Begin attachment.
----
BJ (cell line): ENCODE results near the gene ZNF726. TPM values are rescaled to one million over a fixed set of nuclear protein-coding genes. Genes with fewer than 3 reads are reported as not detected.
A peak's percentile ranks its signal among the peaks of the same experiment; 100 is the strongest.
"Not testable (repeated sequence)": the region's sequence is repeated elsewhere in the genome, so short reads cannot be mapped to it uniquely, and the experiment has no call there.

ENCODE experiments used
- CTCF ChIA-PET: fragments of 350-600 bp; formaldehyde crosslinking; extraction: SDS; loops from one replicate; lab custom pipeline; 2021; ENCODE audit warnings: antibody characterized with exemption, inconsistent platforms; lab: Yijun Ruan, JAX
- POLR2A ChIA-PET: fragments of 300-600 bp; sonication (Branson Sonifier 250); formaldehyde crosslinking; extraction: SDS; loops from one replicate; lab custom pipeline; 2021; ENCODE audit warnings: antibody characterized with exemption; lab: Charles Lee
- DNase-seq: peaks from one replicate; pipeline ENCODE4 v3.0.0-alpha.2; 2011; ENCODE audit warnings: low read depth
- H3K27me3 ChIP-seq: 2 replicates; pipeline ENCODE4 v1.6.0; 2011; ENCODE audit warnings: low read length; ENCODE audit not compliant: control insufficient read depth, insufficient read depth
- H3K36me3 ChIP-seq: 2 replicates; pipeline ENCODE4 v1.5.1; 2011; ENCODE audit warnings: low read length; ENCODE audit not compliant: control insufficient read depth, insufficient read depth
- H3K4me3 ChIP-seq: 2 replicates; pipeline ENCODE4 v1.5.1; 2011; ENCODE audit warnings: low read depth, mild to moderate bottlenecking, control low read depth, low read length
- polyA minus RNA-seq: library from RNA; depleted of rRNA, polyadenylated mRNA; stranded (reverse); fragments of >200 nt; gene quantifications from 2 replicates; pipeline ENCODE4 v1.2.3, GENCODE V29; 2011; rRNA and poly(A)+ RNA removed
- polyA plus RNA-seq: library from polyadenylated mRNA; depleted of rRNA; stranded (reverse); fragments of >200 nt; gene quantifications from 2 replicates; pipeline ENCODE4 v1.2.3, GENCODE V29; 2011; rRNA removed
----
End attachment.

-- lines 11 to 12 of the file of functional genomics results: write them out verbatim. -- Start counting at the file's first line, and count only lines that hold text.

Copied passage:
- polyA minus RNA-seq: library from RNA; depleted of rRNA, polyadenylated mRNA; stranded (reverse); fragments of >200 nt; gene quantifications from 2 replicates; pipeline ENCODE4 v1.2.3, GENCODE V29; 2011; rRNA and poly(A)+ RNA removed
- polyA plus RNA-seq: library from polyadenylated mRNA; depleted of rRNA; stranded (reverse); fragments of >200 nt; gene quantifications from 2 replicates; pipeline ENCODE4 v1.2.3, GENCODE V29; 2011; rRNA removed